• PCs reduced to 0 hit points: 0 (there was no real combat)

    Results of some skill checks:

  • The PCs all easily made the DC 17 Deception check to infiltrate the gala without attracting suspicion.
  • The players made multiple Gather Information rolls to pick up general knowledge as they mingled in the gala - the results were all in the 30-35 range.
  • Two of the PCs met the imprisoned first mate and between them made three Diplomacy rolls of 40 or above in a row to convince him to tell them everything.
  • I gave the PCs a couple of opportunities to spot the disguised Necerion in the crowd, but the players all rolled low for this and didn’t get anywhere near his Stealth DC.

    A comment on a couple of feats:

    Glad-Hand and Lengthy Diversion were both used in effective ways during the adventure. The players of the bard and rogue seemed to enjoy having access to a range of social feats.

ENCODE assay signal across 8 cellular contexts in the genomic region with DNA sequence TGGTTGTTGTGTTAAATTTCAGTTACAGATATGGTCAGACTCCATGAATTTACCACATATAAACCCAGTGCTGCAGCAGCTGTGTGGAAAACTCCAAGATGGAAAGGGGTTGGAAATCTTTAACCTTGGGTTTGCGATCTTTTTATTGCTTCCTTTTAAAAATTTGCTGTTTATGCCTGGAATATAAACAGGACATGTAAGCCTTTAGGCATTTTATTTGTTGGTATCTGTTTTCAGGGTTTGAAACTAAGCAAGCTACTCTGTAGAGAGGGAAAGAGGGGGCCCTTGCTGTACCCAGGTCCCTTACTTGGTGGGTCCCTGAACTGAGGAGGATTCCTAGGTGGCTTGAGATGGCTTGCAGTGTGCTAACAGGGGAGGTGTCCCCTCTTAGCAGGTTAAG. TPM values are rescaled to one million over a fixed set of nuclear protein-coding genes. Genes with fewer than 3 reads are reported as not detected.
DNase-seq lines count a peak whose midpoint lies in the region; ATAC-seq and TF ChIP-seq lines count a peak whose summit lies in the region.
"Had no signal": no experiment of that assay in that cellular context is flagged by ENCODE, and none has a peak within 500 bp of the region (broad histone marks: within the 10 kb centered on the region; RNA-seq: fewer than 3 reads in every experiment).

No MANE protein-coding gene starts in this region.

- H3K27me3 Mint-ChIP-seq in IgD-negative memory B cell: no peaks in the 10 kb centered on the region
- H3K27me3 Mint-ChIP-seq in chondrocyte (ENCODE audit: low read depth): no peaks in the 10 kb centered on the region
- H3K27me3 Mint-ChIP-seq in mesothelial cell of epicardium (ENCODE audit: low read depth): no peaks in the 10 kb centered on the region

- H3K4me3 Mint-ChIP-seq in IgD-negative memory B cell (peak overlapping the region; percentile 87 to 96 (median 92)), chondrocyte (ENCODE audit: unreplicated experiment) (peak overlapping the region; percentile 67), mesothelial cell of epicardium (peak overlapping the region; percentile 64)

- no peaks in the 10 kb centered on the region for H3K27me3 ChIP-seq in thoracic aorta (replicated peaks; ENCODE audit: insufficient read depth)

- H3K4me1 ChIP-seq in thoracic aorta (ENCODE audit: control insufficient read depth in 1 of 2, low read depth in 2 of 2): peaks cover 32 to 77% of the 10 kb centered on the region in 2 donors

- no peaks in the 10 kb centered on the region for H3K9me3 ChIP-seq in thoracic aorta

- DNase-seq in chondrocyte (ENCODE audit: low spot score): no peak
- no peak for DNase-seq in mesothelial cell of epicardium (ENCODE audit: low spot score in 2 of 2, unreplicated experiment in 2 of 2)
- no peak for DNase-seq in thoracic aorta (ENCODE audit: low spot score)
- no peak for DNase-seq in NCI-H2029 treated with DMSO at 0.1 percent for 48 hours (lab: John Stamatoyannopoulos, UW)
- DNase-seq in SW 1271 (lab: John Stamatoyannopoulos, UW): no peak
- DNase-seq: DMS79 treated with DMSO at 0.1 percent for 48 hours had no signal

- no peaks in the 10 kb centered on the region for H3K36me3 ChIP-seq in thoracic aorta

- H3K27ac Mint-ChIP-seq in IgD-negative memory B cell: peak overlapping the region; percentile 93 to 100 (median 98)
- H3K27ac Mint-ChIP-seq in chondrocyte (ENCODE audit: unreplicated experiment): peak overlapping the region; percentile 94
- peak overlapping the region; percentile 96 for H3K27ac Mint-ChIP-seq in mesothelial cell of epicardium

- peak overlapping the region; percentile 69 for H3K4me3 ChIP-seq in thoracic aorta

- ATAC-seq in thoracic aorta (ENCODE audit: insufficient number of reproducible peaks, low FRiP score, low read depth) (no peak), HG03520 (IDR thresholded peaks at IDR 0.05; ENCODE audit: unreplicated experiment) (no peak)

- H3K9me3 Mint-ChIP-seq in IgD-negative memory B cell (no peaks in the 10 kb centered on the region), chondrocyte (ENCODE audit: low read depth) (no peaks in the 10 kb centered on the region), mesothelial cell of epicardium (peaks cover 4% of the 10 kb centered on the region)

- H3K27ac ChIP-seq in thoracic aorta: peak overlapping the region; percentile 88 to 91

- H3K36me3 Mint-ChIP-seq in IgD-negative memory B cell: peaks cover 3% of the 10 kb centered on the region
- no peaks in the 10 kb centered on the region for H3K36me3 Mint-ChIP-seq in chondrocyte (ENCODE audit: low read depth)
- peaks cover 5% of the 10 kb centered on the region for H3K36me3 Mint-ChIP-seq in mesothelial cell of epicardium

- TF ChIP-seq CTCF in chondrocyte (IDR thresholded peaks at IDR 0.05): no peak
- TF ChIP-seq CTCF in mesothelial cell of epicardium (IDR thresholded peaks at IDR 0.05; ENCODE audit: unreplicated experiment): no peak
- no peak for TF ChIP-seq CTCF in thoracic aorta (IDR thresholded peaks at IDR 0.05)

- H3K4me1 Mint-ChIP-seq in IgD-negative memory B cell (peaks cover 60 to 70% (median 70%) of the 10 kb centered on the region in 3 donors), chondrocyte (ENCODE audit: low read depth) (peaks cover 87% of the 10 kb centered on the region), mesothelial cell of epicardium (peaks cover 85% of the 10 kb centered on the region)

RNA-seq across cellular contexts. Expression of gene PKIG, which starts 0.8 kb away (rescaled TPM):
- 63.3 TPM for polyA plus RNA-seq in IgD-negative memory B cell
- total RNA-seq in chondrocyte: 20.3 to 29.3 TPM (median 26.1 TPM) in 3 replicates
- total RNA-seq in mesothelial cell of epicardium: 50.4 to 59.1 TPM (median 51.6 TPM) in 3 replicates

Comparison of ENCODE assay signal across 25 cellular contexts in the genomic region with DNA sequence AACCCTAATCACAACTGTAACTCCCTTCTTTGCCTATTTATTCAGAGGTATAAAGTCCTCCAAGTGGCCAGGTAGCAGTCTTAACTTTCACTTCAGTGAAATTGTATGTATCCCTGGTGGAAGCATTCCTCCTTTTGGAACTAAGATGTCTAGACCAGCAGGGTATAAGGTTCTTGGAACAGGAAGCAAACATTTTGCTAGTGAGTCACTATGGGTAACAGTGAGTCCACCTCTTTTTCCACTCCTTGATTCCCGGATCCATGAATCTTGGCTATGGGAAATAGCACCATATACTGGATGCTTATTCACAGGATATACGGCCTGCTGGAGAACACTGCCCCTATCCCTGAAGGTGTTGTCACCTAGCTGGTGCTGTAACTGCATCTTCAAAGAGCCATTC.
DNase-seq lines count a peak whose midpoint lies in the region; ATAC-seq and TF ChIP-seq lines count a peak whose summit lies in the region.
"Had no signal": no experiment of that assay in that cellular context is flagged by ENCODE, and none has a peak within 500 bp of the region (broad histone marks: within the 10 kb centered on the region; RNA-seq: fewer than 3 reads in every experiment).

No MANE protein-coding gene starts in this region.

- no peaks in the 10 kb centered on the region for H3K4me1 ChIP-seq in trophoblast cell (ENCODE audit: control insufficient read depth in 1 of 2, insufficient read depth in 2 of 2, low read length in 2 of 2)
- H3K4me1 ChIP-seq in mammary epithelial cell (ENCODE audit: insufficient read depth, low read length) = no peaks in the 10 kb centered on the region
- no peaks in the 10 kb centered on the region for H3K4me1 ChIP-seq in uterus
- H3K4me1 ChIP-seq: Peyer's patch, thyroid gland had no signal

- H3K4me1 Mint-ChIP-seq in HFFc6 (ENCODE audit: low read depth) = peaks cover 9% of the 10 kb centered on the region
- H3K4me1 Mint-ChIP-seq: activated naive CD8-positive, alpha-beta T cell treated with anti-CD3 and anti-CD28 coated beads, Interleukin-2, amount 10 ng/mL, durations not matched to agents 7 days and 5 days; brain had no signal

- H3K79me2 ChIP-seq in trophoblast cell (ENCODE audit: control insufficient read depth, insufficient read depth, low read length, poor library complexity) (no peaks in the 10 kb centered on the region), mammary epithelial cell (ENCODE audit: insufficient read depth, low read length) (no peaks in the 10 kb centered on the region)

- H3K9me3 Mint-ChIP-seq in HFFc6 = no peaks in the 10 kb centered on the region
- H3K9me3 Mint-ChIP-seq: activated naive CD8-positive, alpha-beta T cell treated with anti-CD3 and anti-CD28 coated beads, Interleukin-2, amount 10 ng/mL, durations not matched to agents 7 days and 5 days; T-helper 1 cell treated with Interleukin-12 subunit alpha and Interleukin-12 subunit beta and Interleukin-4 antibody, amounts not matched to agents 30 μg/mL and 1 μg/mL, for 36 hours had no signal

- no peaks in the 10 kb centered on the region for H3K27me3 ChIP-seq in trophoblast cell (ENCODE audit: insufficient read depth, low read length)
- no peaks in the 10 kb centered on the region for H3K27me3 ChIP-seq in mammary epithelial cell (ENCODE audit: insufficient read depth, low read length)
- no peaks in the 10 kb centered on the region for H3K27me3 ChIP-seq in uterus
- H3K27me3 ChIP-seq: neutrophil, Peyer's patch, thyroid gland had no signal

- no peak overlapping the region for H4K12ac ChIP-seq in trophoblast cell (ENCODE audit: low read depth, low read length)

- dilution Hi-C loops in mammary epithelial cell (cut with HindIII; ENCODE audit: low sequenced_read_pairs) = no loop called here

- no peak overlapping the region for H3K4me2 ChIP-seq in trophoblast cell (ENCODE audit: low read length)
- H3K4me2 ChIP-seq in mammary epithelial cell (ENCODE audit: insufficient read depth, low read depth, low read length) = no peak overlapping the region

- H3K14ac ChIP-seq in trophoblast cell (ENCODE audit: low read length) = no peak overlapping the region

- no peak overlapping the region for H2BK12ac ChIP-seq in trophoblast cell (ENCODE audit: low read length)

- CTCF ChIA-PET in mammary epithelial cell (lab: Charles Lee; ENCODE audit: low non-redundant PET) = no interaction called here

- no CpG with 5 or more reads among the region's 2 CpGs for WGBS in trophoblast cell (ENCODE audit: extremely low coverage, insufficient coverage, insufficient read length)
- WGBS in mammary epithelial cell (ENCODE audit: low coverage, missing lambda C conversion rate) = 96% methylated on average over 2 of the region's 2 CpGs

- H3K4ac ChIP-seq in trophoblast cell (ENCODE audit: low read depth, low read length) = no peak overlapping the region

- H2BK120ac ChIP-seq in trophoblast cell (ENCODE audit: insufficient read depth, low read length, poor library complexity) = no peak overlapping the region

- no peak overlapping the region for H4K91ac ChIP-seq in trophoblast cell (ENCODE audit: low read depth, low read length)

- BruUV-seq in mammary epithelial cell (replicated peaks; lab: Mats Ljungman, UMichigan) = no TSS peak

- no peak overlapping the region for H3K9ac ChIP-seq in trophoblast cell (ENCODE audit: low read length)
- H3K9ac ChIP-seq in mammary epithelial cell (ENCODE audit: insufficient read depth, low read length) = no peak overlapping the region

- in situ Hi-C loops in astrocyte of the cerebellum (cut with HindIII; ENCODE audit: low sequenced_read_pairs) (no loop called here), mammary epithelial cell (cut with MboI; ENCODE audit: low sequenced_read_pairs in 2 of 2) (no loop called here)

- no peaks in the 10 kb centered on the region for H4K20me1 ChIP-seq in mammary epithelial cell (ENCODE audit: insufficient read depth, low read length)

Results of some spells:

  • The cleric PC cast locate to try to find the book - this failed because of the vault’s lead lining.
  • Because only the rogue PC had met Necerion before (see Key Changes, above), the cleric couldn’t use locate to determine the direction to him.
  • Necerion critically succeeded on his save against the bard PC’s scrying.
  • Prying eye and ethereal jaunt were both useful for exploring the citadel.
  • Teleport was more useful than it should have been (we forgot to double-check the casting time).
  • Reverse gravity was cast a couple of times near the vault. The water surface was included in the area of the spell. Things got … a little bit damp.

    Necerion’s scheme:

    The PCs interrupted Necerion as he was just starting to implement his plan for getting past the kraken. He was about to set a contraption (consisting of an enormous oily sheet of chainmail connected to a complex spring mechanism encasing a whole tuna) swinging above the water near the vault. (He commissioned this from a master trap-maker visiting Plumetown.) The idea is that the kraken grabs the tuna, triggering the springs that wrap the chainmail around one of the kraken’s tentacles. The chainmail is coated with antimagic oil, which makes the kraken immune to the enchantment that was cast on it, allowing it to escape. (Should this scheme work? Does a creature being encased in chainmail due to a trap count as “wearing” the chainmail? Yes, it works! I’m the GM!)

    The most fun part to GM: